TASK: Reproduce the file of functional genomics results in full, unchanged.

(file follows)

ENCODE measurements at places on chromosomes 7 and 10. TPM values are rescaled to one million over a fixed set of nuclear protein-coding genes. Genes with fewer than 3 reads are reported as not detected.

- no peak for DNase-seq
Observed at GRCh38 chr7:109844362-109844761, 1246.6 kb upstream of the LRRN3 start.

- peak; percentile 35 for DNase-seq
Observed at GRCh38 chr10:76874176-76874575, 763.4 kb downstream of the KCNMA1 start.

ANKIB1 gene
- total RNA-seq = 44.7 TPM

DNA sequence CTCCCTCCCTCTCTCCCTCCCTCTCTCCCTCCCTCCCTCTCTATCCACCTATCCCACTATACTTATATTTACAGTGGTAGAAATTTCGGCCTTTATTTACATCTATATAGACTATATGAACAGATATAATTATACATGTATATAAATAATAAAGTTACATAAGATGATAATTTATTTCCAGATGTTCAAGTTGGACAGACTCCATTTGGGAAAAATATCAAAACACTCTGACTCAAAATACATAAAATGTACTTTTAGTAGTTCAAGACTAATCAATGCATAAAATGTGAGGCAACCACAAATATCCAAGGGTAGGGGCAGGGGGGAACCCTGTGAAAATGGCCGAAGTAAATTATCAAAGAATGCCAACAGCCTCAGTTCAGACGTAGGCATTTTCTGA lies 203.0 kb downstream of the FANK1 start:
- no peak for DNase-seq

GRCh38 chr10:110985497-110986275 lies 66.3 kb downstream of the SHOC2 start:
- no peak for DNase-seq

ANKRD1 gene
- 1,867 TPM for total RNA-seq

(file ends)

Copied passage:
ENCODE measurements at places on chromosomes 7 and 10. TPM values are rescaled to one million over a fixed set of nuclear protein-coding genes. Genes with fewer than 3 reads are reported as not detected.

- no peak for DNase-seq
Observed at GRCh38 chr7:109844362-109844761, 1246.6 kb upstream of the LRRN3 start.

- peak; percentile 35 for DNase-seq
Observed at GRCh38 chr10:76874176-76874575, 763.4 kb downstream of the KCNMA1 start.

ANKIB1 gene
- total RNA-seq = 44.7 TPM

DNA sequence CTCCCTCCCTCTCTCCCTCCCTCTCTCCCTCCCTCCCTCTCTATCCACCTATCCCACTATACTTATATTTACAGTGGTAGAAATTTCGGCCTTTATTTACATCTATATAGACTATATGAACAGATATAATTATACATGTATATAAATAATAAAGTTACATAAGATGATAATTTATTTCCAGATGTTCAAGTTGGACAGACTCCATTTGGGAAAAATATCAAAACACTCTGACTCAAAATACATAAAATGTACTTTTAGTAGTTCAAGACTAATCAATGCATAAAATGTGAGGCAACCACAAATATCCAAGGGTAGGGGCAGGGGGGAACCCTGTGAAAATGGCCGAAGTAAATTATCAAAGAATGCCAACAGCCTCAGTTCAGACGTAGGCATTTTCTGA lies 203.0 kb downstream of the FANK1 start:
- no peak for DNase-seq

GRCh38 chr10:110985497-110986275 lies 66.3 kb downstream of the SHOC2 start:
- no peak for DNase-seq

ANKRD1 gene
- 1,867 TPM for total RNA-seq